The relationship between India and Turkiye, marked by irritants such as Ankara’s position on the Kashmir issue, is getting friendlier after the meeting between Prime Minister Narendra Modi and Turkiye’s President Recep Tayyip Erdogan in Samarkand during the recent SCO summit.
Although External Affairs Minister S Jaishankar had taken a hard line against Turkiye, the Modi-Erdogan meeting, notable for its “very constructive discussions” set the tone for a significant shift. Interestingly, Union Commerce and Industry Minister Piyush Goyal is perceived to have been instrumental in bringing about the shift that Modi wanted in India’s ties with Turkey.
Knowledgeable sources say that Goyal worked overtime and apprised the prime minister of the dangers of isolating Turkiye, especially the adverse impact of this on Indian industry. He drew attention to the fact that Turkiye is a global logistic power, from which India cannot remain distanced for too long.
There are some 150 Indian companies that have a presence in Istanbul. The bulk of them also conduct their business in Europe from Istanbul as it is more economical to operate out of Turkiye than Germany or elsewhere in Europe. Many of these companies are in the business of getting iron ore, coal and such raw materials into Turkiye, from where they then supply these to Europe as and when the need arises.
These business groups are said to have pushed their case with Goyal, who saw merit in their viewpoints and conveyed it to the prime minister. Thereafter, according to sources, instructions went from the prime minister for improving relations.
However, the process to reset relations with Turkiye had begun in early 2022, with a view to create the conditions that would be conducive for Modi and Erdogan to meet in Samarkand and show some result. As part of this process, MEA’s Secretary (West) Sanjay Verma had visited Ankara to clear the decks for reviving foreign office consultations, which were indeed held on June 10.
By then India had also appointed an ambassador to Turkiye. This was a reversal of the hard line that an envoy need not be sent until Ankara changed its stand on Kashmir and stopped backing Pakistan.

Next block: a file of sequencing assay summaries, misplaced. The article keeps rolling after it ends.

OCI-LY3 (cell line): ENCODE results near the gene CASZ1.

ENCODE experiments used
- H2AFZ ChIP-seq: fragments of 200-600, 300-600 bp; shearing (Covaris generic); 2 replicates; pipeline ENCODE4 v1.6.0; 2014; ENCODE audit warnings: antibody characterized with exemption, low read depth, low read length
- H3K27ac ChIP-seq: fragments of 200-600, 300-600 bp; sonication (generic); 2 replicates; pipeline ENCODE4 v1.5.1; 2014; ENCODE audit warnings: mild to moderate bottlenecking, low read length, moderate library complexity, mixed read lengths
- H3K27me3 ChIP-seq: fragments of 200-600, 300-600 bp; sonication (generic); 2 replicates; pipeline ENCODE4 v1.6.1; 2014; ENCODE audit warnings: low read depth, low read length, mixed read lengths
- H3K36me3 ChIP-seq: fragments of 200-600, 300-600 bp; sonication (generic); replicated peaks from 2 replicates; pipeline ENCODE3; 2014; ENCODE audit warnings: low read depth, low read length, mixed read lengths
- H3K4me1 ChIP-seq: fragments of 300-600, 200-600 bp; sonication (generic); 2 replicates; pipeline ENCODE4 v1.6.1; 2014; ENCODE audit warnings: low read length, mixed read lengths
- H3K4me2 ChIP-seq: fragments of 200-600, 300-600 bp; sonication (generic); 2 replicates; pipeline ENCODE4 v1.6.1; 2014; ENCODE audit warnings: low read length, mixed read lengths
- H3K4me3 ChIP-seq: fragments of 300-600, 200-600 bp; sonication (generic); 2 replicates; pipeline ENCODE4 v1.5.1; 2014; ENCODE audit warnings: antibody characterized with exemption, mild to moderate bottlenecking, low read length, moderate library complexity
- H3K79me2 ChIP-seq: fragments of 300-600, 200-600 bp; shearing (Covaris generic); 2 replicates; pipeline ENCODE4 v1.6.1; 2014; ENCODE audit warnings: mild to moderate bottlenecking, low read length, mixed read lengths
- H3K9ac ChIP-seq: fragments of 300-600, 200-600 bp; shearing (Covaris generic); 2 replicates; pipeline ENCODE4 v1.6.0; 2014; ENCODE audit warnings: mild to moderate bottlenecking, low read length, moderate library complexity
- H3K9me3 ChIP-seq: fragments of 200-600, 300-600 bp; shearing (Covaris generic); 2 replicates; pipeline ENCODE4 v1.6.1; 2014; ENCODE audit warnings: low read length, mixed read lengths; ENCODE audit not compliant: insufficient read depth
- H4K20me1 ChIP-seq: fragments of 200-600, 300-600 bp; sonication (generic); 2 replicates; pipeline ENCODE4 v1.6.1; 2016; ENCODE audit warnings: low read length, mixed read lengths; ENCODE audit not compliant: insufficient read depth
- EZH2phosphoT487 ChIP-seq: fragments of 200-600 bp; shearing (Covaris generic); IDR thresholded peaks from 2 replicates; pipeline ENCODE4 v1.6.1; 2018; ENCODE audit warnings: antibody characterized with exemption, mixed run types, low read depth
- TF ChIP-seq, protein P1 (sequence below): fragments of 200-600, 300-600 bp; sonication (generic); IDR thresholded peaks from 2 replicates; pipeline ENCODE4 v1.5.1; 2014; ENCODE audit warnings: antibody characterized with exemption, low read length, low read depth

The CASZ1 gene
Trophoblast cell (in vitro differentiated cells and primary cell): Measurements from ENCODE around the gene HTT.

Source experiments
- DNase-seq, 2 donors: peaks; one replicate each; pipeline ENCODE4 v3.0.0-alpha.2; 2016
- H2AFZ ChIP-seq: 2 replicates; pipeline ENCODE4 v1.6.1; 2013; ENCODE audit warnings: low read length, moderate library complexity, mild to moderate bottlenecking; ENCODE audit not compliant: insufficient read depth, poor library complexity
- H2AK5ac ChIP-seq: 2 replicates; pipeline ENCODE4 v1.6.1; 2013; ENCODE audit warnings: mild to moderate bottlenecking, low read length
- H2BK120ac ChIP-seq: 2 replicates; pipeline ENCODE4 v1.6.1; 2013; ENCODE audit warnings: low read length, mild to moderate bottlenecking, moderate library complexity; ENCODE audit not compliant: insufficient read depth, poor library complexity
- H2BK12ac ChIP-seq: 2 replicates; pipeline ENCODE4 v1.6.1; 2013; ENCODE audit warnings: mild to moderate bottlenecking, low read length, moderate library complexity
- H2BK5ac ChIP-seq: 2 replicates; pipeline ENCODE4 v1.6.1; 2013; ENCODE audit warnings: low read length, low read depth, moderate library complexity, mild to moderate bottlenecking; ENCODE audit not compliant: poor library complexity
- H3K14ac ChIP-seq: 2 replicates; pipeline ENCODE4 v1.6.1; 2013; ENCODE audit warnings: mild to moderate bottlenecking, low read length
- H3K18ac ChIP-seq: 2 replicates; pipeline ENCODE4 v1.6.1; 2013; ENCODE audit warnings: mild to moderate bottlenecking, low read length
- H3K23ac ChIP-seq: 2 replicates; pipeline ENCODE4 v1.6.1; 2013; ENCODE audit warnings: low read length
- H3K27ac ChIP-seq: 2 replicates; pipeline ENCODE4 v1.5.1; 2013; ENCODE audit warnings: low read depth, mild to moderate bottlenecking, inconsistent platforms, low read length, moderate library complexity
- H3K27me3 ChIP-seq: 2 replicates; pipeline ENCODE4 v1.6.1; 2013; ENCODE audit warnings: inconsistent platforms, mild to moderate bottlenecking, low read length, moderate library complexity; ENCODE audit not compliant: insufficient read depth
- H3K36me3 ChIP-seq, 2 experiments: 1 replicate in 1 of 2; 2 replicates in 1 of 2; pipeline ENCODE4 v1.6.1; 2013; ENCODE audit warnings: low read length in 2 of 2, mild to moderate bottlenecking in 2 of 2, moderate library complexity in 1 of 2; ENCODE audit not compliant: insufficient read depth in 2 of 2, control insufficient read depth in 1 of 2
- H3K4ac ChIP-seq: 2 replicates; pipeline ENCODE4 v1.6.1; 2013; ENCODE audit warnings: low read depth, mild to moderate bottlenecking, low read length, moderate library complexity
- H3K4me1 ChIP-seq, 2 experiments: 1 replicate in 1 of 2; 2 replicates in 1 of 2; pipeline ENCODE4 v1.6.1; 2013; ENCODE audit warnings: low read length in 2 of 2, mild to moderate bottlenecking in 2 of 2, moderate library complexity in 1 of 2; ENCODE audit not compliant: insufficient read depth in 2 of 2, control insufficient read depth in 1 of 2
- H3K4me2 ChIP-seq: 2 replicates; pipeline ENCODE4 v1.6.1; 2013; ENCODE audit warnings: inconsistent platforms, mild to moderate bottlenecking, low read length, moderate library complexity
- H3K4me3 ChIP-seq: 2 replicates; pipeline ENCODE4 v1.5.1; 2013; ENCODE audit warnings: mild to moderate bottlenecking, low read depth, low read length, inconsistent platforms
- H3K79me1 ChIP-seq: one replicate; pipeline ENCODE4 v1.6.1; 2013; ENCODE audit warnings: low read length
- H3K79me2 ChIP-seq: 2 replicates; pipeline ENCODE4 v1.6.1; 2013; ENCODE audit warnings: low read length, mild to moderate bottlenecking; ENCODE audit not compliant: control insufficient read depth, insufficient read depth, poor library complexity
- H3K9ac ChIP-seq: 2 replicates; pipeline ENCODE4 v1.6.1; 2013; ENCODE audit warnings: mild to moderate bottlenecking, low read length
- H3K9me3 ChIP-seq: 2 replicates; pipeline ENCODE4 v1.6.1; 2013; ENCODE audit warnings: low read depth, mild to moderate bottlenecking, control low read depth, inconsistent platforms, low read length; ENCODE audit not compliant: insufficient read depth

During the period of this hard line, Jaishankar was opposed to having any truck with Turkiye. He was angry that Turkiye helped Pakistan to dodge blacklisting by the FATF. In October 2021, there was a plan to have a statue of Mahatma Gandhi at a park in Ankara, which was cancelled at the eleventh hour. The bust had arrived in Ankara from New Delhi, only to be followed by a message from Jaishankar to cancel the event and keep relations cold to ‘punish’ Turkiye for Erdogan raking up the Kashmir issue again at the UN in September 2021. As a result, there was a palpable coolness when the new Turkish ambassador arrived in New Delhi.
Both India and Turkiye seem to have put that phase behind and moved on to engage productively. This is reflected in Erdogan’s address to the UN General Assembly on September 21, where he said it is “unfortunate” that India and Pakistan have not been able to establish peace 75 years after independence and hoped for “fair and permanent peace” in Kashmir.
Such a statement, to which Jaishankar responded with a reference to Turkey’s Cyprus problem, is viewed as being “neutral” and one result of the Modi-Erdogan talks in Samarkand. Neither Erdogan nor Jaishankar internationalised the issues (Kashmir and Cyprus, respectively); and, both desisted from referring to the UN Security Council resolutions on the respective issues.
The shift in relations seems to stem from the perception that it would be more productive for India, as an Asian power, to keep the focus on the big picture in its dealings with Turkey which is a Mediterranean power. Ankara’s sense of the war in Ukraine can be useful for New Delhi when Turkiye is seeking to position itself as a potential peacemaker on the world stage. And, the peacemaker’s role is something that is also being urged upon India especially after Modi’s observation to Russian President Vladimir Putin that “this is not an era of war”.
Commerce seems to have succeeded where diplomacy could not.
(Disclaimer: The views of the writer do not represent the views of WION or ZMCL. Nor does WION or ZMCL endorse the views of the writer)
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